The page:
Zimmerman Plays Nats' Hero -- Again

Ryan Zimmerman takes an
Ryan Zimmerman takes an "emergency hack" at Brian Wilson's slider, depositing it softly into right field for his sixth game-winning hit in two seasons. (Photos By John Mcdonnell -- The Washington Post)

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By Barry Svrluga
Washington Post Staff Writer
Monday, September 3, 2007

When Ryan Zimmerman steps to the plate at RFK Stadium with the chance to win a ballgame, he slows everything down, because the moment is different and there's no point denying it. He goes through his routine in the batter's box. He steps out. He reminds himself of the pitch for which he is looking, of what he wants to do with it. He inhales deeply, then steps back in.

"You tell yourself to relax, because you can get caught up in the moment," he said. "It's real easy to."

Zimmerman, though, doesn't. Yesterday, in such a situation, he won yet another game, floating a single to the opposite field in the bottom of the ninth inning, scoring Felipe Lopez from second in a 2-1 victory for the Washington Nationals over the San Francisco Giants. A calm, cool, flick of the wrists at a slider from Giants fireballer Brian Wilson, and Zimmerman was in the familiar position of raising his right fist as he rounded first, then fending off his teammates, who have taken to enveloping him in a scrum and punching him in the ribs when he wins games in such a fashion.

"They're not love pats," right fielder Austin Kearns said. "You put a little something behind it."

By now, the Nationals have plenty of practice delivering such blows, and Zimmerman has learned how to absorb them. Yesterday's game-ender was his third such hit this season, his sixth in his first two full seasons in the majors. According to the Elias Sports Bureau, that's the most in baseball during that time, one more than Boston's David Ortiz, Minnesota's Justin Morneau and Houston's Carlos Lee. Throw in a bases-loaded walk that ended another game, and Zimmerman has been at the bottom of those piles more than anyone else in the game.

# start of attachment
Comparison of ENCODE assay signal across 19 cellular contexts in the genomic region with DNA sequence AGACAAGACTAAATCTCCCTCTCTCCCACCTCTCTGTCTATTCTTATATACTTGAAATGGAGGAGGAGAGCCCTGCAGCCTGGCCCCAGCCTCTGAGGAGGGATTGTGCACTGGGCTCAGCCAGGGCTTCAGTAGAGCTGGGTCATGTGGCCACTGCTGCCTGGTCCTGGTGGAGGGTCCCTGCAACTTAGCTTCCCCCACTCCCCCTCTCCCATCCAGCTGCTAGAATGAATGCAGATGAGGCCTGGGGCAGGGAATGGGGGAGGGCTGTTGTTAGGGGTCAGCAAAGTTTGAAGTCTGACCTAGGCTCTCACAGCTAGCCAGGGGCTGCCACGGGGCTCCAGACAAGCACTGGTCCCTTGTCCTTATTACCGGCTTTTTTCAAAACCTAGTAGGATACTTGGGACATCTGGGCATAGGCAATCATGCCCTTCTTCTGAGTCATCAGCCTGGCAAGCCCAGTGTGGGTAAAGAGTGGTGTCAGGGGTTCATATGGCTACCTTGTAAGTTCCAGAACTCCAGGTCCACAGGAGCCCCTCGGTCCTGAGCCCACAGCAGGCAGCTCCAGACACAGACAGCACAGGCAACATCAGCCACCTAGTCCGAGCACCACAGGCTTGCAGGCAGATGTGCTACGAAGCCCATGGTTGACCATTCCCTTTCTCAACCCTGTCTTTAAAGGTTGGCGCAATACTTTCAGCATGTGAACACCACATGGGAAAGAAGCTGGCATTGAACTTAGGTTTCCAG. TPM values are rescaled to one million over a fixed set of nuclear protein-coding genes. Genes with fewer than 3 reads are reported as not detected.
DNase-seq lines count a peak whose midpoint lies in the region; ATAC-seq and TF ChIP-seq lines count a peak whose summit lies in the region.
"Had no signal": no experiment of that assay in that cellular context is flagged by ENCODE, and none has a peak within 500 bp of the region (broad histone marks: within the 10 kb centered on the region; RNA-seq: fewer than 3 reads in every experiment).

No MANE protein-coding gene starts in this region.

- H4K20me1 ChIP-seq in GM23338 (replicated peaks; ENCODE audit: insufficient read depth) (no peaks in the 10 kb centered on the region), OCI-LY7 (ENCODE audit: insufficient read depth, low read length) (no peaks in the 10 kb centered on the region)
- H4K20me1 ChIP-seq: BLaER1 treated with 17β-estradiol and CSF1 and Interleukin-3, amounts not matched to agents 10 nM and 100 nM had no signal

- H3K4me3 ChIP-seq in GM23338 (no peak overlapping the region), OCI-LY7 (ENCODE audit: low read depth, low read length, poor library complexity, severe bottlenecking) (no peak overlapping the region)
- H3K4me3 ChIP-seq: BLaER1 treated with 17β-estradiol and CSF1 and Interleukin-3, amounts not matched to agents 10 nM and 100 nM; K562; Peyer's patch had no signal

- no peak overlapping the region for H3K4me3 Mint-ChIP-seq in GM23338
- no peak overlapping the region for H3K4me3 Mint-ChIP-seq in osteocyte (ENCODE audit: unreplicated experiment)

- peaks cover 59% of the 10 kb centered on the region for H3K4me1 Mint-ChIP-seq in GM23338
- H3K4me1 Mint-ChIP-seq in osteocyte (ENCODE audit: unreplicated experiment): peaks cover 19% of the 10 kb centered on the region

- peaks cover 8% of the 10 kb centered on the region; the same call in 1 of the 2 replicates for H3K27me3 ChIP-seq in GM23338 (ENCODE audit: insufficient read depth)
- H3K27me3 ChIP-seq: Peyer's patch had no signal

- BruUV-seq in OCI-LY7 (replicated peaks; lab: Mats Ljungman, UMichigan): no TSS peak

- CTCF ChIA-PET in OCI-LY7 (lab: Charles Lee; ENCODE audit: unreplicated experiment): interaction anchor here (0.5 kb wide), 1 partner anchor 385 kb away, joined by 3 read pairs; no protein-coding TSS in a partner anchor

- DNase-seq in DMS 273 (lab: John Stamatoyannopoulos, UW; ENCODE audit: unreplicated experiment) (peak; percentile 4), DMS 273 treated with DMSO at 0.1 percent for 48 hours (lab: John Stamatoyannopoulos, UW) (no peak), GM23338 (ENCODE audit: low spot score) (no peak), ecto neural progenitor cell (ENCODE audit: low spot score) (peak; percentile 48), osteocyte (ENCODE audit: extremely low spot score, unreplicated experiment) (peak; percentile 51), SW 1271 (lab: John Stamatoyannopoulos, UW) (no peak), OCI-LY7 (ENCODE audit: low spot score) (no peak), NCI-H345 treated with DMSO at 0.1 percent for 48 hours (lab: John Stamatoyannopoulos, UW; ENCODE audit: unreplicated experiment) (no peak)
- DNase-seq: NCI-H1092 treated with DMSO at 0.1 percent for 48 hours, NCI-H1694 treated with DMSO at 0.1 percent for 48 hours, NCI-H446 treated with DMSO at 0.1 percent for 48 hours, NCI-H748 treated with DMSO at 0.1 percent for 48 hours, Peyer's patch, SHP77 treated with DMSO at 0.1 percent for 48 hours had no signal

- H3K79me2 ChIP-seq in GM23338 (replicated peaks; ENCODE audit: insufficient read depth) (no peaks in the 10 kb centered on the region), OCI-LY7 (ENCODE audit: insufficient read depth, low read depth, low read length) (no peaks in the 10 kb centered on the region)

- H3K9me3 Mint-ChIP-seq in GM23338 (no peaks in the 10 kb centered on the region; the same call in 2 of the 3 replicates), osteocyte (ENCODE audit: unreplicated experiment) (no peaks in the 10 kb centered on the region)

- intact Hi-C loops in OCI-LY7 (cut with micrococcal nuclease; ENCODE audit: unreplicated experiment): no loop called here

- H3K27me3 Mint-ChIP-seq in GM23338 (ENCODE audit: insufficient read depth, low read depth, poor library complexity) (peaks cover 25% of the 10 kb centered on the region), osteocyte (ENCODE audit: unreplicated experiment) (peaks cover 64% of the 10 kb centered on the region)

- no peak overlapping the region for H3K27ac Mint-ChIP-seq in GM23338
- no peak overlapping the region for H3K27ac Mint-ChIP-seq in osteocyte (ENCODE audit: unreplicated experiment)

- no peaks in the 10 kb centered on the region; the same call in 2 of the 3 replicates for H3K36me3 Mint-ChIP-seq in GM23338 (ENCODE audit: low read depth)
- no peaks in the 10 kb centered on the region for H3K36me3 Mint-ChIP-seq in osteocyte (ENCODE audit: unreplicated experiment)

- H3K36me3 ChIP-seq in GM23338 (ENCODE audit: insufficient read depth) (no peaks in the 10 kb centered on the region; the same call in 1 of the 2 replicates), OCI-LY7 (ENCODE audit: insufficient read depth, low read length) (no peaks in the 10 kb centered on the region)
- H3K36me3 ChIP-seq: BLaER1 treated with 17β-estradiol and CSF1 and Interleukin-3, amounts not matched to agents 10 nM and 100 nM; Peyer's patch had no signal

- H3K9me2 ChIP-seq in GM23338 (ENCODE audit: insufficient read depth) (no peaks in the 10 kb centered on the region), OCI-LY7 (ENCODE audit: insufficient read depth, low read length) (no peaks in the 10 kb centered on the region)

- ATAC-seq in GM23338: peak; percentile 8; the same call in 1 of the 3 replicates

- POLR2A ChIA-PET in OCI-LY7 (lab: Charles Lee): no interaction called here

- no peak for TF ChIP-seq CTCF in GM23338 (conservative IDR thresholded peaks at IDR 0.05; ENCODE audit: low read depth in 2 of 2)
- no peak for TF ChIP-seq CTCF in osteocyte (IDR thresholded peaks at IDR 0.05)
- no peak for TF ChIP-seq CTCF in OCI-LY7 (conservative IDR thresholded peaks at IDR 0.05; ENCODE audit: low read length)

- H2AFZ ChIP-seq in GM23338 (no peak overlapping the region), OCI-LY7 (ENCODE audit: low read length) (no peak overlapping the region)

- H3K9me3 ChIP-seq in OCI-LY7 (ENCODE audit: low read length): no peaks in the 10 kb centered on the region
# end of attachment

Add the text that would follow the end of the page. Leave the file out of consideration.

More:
"He's the guy we want up there in those types of situations," Manager Manny Acta said. "He's the face of this franchise. He's going to be doing this for a lot of years."

That meant the seven-inning, two-hit effort of San Francisco lefty Barry Zito went for naught, that Giants slugger Barry Bonds -- who pinch-hit and grounded out in the eighth -- went hitless in his weekend here, and it allowed the Nationals to take two of three from another last-place club.

It also meant that the effort of lefty Matt Chico, making his first major league start since Aug. 17, came in a win. The 24-year-old was demoted to Class AAA Columbus after that appearance because he simply couldn't find the plate. His fastball, which is hardly overpowering, kept tailing, turning Brian Schneider from a catcher into a hockey goalie.

Yesterday, he shortened his stride and had a simple thought:

"I was going out there saying, 'I don't care if I give up 12 hits. I don't want to walk anybody.' "

In seven innings, he walked one and needed just 90 pitches. Contrast that with his outing before he was sent down: five walks, and those same 90 pitches got him through just 4 1/3 innings. He started 17 of the 25 hitters yesterday with strikes.

"His ball wasn't cutting as much," Schneider said.


CONTINUED     1        >

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© 2007 The Washington Post Company

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